Homeowners often install carpet and pad over beautiful hardwood floors. Some folks think that using a moisture barrier pad will help protect their beautiful hardwood floors from being ruined from any potential liquid spills.

Prolonged exposure to moisture can cause serious damage to hardwood floors. Potted plants and pet accidents are the moist common cause of damage to hardwood floors when a moisture barrier pad is used.

Some say that if the padding seams are sealed with duct tape, that liquids will not be able to soak through. If any spills fall near a compromised pad seams or near the outer edge, any spill will get underneath the pad and become trapped underneath. If not able to evaporate quickly, damage to the hardwood floors could be substantial over time.

From all my experience in the flooring business I've learned one thing for sure; that water (or any spill) will somehow find a way to soak through any moisture barrier and can cause significant damage, especially if trapped without any way to evaporate off. 


For homes with hardwood floors, using a pad without a moisture barrier would be my suggestion. Most minor liquid spills would be able to evaporate and dry within a short period of time before causing serious damage to the hardwoods below.


Some say you could lay down plastic over the hardwoods and then put the pad over the plastic. Not really a great idea because you would probably hear the crunching of the plastic with every footstep. The pad would slip around too.



Beyond the Moisture Barrier Pad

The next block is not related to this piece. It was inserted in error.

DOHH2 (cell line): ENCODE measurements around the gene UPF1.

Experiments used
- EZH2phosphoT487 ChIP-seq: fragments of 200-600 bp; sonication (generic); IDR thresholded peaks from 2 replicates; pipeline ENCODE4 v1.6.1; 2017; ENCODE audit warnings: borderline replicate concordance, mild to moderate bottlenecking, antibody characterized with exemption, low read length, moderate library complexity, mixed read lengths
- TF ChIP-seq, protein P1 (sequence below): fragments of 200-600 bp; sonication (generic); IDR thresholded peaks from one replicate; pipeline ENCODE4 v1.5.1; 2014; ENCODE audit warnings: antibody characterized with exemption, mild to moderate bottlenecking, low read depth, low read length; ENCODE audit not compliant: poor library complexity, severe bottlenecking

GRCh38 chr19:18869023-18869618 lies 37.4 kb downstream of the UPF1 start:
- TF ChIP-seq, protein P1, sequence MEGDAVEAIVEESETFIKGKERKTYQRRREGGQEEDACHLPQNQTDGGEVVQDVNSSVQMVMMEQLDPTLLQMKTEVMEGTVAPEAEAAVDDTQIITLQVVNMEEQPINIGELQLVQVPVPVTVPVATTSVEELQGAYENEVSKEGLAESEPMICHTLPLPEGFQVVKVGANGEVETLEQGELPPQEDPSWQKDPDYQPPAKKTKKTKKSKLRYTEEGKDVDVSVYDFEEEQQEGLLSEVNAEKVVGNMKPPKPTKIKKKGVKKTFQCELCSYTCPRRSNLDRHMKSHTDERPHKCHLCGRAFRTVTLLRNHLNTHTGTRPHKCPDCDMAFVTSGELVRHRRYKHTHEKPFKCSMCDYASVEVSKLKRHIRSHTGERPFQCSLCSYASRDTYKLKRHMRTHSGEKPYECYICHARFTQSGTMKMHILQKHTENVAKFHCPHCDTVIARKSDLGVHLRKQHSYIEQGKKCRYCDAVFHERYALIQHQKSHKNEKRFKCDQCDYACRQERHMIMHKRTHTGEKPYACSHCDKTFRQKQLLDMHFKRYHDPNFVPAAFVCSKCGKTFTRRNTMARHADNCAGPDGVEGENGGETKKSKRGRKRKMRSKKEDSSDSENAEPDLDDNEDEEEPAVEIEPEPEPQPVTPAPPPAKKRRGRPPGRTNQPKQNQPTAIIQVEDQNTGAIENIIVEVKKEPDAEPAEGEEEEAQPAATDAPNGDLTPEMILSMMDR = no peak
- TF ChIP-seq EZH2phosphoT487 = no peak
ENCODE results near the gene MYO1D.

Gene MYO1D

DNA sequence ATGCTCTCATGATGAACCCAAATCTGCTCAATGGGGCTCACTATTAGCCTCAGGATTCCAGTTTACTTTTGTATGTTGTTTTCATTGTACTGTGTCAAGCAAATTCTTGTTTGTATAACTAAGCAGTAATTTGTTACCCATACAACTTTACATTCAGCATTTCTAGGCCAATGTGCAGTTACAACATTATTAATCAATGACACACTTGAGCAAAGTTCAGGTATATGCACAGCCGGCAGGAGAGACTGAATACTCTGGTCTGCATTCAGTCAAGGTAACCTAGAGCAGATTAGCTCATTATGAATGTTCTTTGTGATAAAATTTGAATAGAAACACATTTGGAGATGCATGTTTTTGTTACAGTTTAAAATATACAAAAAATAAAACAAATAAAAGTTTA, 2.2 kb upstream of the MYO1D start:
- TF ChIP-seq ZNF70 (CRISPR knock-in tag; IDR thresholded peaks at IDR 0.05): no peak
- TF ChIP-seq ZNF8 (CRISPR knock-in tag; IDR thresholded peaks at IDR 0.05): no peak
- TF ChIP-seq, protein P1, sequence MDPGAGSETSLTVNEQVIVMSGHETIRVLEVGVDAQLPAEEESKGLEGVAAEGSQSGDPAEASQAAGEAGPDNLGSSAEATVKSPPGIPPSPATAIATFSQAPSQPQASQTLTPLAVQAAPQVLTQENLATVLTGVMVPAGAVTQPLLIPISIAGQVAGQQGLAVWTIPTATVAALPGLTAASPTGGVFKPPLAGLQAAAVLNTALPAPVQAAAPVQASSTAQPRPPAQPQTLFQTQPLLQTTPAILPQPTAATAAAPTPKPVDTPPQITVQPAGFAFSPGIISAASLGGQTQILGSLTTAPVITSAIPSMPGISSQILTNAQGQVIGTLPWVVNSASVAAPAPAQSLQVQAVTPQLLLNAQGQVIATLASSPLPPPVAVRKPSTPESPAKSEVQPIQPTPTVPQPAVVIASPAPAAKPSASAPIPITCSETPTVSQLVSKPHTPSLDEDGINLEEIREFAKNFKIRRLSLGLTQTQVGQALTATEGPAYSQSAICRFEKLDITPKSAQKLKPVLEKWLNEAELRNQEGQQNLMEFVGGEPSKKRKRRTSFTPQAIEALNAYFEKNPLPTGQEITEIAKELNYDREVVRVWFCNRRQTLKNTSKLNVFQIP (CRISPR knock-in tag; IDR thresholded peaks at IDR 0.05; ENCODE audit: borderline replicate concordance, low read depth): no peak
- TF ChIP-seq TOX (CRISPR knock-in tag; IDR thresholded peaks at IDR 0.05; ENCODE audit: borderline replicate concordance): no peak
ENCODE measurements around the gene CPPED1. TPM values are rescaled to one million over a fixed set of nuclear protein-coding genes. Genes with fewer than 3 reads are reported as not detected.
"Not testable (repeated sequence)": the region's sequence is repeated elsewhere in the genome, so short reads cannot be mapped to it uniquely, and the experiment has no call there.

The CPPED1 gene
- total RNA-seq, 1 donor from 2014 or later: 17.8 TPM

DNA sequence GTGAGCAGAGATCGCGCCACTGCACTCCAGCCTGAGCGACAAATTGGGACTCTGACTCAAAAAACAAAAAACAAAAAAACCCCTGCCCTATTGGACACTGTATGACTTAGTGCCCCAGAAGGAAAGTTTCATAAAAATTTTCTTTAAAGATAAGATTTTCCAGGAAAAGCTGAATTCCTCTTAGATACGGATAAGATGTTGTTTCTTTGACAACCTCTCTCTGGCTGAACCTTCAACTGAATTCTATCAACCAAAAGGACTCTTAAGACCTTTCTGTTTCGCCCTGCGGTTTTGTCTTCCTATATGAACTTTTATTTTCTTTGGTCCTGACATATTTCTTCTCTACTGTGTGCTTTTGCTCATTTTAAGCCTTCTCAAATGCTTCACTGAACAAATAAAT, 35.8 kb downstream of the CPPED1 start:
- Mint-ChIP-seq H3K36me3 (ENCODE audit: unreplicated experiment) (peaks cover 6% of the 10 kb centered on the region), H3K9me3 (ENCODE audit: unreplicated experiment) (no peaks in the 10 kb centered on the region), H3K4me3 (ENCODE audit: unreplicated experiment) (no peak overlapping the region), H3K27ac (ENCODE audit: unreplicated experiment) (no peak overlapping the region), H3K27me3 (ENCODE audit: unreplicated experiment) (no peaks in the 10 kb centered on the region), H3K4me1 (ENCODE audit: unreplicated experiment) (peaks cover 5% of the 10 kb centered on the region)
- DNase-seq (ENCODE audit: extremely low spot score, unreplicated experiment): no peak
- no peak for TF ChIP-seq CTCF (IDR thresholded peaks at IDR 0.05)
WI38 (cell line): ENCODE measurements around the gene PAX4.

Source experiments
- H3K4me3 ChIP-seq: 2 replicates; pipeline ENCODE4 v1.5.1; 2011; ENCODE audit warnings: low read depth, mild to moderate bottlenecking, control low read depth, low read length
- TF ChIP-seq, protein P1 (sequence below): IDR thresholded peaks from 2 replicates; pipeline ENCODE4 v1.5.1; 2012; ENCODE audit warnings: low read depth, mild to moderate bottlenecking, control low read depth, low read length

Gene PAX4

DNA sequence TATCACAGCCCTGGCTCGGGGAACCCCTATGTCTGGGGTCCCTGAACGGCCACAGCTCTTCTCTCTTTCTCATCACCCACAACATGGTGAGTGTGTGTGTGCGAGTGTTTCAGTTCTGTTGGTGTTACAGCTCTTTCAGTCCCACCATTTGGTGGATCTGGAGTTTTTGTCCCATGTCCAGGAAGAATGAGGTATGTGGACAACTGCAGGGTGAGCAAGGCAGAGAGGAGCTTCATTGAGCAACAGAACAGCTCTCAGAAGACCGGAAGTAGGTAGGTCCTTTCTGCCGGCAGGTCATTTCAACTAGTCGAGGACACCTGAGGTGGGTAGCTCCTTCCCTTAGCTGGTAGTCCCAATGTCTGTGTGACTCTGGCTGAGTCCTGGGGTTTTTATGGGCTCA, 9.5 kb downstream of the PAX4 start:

In the end, some folks spend a significant amount of money on specialty pads hoping for the best and end up not getting the results or benefits they expect. I don't generally recommend using any specialty pads because overall I think they are overpriced, have limited benefits and may cause more problems then they solve.


Some carpet manufacturers offer a warranty extension if you buy their specialty padding. 

Most homeowners never file a carpet warranty claim so if you consider the increased price of the pad against the limited benefits from an extended carpet warranty you might find that it is not worth the added expense. 


I don't recommend buying any padding that will increase your new carpet warranty limits unless you have money to burn. Any good quality Rebond type padding with sufficient density (minimum 6 to 8 pound density) can likely do the job just fine and save you money. 


Selecting the right carpet, choosing the right pad, getting qualified installation and buying from a reputable dealer are the four most critical factors in buying new carpet. Read through my website for more information and insight about how to buy new carpet wisely! Sitemap

If you suspect you have a water leak or moisture problem in your basement you need to fix the problem before you install any flooring product. There are many simple ways for you to test your concrete basement for moisture problems. I suggest you research this further to make sure your basement does not have any moisture problems before you install any flooring products.



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Carpet Professor - carpetprofessor.com